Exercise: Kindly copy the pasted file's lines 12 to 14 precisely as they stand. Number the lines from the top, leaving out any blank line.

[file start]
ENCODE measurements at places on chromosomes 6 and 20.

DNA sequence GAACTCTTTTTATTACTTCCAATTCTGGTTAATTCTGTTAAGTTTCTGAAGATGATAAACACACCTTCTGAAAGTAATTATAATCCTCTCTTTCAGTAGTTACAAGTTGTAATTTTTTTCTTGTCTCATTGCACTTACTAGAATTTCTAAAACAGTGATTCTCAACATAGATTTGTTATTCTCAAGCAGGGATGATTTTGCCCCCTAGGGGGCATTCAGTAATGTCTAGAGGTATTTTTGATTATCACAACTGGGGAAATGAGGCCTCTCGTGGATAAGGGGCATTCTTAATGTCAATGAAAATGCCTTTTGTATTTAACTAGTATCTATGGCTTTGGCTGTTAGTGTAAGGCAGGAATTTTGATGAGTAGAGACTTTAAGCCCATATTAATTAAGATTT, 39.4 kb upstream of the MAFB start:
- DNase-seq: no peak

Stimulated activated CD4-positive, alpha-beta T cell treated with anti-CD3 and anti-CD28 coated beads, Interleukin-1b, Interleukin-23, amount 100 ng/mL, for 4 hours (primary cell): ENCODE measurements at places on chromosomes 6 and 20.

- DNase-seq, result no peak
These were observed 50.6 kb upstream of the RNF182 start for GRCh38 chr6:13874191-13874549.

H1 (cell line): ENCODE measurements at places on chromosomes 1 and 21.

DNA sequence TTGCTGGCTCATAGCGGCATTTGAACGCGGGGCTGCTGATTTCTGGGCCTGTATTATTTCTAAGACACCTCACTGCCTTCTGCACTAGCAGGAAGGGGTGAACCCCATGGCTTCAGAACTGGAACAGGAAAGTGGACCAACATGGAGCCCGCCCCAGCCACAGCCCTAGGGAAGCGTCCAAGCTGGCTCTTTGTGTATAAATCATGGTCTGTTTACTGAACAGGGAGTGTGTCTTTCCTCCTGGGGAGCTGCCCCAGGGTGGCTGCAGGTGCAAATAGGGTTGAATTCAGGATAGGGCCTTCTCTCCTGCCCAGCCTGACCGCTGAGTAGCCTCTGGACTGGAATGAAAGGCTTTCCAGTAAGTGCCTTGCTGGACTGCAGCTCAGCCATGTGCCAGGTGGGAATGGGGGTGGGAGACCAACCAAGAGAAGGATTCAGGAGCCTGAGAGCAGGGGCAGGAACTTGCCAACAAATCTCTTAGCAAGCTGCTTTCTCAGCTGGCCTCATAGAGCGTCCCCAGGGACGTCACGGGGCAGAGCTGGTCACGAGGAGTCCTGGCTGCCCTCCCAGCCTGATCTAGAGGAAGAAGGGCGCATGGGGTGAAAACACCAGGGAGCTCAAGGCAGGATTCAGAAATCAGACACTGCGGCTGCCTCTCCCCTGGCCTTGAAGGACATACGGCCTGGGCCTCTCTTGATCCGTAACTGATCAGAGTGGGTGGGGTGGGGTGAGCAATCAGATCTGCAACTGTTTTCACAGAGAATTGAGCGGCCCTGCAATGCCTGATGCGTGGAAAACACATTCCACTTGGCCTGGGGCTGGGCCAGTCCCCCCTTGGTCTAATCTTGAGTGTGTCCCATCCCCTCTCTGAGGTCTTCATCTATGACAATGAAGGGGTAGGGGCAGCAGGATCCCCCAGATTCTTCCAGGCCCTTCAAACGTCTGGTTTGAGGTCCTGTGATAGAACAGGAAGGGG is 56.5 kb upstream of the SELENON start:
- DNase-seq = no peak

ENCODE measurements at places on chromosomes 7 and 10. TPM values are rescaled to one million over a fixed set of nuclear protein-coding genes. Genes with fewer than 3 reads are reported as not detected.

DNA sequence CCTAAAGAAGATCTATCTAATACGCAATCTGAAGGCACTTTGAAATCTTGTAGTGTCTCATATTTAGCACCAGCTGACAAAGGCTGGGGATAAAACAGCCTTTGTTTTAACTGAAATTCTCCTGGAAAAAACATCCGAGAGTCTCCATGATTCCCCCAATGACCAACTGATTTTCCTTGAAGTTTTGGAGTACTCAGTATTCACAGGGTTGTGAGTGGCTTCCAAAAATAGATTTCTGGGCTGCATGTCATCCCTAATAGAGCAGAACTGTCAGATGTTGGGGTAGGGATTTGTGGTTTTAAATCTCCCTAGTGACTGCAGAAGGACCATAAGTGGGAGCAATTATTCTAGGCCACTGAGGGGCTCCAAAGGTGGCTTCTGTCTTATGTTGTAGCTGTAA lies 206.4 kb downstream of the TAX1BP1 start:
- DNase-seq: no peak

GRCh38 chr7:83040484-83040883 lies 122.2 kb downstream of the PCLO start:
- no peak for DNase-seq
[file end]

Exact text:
- DNase-seq: no peak

GRCh38 chr7:83040484-83040883 lies 122.2 kb downstream of the PCLO start:
- no peak for DNase-seq